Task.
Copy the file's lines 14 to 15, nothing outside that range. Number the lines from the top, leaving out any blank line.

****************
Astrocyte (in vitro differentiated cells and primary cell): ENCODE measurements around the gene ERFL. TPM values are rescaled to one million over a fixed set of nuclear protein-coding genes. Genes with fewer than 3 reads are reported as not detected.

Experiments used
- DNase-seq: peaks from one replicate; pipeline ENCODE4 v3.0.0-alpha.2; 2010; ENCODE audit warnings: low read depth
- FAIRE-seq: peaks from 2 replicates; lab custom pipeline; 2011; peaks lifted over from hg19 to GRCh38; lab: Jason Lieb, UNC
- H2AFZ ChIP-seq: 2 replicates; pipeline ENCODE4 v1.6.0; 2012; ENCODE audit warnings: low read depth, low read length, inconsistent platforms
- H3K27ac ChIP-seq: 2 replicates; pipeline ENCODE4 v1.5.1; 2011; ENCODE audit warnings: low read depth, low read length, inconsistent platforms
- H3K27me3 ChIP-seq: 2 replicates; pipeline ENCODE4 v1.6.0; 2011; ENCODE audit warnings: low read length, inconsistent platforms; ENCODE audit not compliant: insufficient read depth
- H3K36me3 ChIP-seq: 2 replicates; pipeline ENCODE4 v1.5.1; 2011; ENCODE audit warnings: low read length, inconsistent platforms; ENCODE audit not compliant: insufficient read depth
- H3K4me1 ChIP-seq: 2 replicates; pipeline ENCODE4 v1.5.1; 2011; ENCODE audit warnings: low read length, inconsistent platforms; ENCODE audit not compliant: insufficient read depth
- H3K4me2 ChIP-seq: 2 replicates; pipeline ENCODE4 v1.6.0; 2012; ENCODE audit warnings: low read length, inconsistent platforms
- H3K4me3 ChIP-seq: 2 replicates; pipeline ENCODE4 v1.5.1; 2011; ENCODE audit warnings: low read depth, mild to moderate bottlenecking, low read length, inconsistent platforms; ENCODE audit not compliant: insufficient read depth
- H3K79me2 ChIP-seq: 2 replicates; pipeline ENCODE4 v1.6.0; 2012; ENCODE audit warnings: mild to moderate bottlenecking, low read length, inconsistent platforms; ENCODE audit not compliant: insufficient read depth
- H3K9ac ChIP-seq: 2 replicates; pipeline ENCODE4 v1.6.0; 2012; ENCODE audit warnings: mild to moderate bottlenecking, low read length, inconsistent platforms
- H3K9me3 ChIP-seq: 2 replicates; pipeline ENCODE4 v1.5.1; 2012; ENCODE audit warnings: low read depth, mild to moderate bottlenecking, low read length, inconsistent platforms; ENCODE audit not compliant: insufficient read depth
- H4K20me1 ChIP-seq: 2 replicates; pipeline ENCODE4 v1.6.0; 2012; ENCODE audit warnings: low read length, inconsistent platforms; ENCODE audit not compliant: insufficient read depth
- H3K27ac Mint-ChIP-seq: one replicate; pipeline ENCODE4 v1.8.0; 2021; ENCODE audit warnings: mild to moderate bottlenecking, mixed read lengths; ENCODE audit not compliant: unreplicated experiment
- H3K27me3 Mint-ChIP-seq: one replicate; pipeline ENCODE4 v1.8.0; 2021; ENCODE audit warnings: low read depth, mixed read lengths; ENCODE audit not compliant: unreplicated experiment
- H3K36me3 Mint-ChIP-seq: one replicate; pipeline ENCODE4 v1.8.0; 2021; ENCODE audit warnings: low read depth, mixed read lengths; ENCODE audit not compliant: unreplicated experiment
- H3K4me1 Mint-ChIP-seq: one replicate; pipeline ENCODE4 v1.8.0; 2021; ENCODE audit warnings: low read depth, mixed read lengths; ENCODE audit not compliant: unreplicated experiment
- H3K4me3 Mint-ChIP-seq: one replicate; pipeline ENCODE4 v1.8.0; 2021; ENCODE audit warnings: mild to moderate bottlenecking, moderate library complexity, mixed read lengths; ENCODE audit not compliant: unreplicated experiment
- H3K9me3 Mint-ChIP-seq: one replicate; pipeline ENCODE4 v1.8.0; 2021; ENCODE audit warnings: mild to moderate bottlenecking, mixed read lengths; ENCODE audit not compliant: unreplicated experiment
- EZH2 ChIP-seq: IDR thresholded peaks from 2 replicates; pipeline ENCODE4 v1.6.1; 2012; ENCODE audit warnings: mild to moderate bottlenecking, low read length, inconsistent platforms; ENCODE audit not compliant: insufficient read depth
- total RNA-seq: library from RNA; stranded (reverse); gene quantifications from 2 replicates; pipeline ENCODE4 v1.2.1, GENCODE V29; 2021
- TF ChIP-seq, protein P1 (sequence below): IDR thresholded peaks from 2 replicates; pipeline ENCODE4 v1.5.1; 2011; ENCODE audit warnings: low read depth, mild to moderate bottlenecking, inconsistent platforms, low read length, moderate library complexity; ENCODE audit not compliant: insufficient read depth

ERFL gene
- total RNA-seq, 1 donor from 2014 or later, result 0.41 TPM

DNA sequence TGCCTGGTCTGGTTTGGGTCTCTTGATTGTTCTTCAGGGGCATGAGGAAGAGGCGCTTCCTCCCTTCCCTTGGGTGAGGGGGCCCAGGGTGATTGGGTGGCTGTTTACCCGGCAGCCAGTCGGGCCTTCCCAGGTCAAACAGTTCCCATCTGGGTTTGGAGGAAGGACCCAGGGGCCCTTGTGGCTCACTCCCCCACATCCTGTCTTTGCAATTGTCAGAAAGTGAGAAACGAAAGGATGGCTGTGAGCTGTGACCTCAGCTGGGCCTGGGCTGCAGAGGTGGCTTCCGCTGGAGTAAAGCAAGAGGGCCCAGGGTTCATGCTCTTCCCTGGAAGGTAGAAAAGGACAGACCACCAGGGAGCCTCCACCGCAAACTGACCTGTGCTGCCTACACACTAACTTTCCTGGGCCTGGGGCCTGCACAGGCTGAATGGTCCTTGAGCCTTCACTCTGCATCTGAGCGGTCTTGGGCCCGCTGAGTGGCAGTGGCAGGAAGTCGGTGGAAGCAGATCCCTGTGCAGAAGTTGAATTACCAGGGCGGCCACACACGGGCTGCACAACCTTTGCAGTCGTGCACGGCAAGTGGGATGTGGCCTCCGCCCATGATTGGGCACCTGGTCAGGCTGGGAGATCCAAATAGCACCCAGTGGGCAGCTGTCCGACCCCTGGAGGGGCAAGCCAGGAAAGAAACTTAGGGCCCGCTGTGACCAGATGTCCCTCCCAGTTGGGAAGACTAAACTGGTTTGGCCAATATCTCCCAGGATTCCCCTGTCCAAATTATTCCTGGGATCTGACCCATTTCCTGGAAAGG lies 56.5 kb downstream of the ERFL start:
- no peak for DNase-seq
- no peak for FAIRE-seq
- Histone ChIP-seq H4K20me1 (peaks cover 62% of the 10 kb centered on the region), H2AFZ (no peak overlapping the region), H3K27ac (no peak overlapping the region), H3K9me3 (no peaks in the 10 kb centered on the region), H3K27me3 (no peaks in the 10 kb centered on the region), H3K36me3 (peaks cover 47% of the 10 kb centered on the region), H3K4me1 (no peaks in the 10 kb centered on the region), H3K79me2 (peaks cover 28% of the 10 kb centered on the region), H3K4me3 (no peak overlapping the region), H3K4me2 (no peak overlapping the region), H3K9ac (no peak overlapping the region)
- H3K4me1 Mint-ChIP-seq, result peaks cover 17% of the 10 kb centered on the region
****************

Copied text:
- H3K9me3 ChIP-seq: 2 replicates; pipeline ENCODE4 v1.5.1; 2012; ENCODE audit warnings: low read depth, mild to moderate bottlenecking, low read length, inconsistent platforms; ENCODE audit not compliant: insufficient read depth
- H4K20me1 ChIP-seq: 2 replicates; pipeline ENCODE4 v1.6.0; 2012; ENCODE audit warnings: low read length, inconsistent platforms; ENCODE audit not compliant: insufficient read depth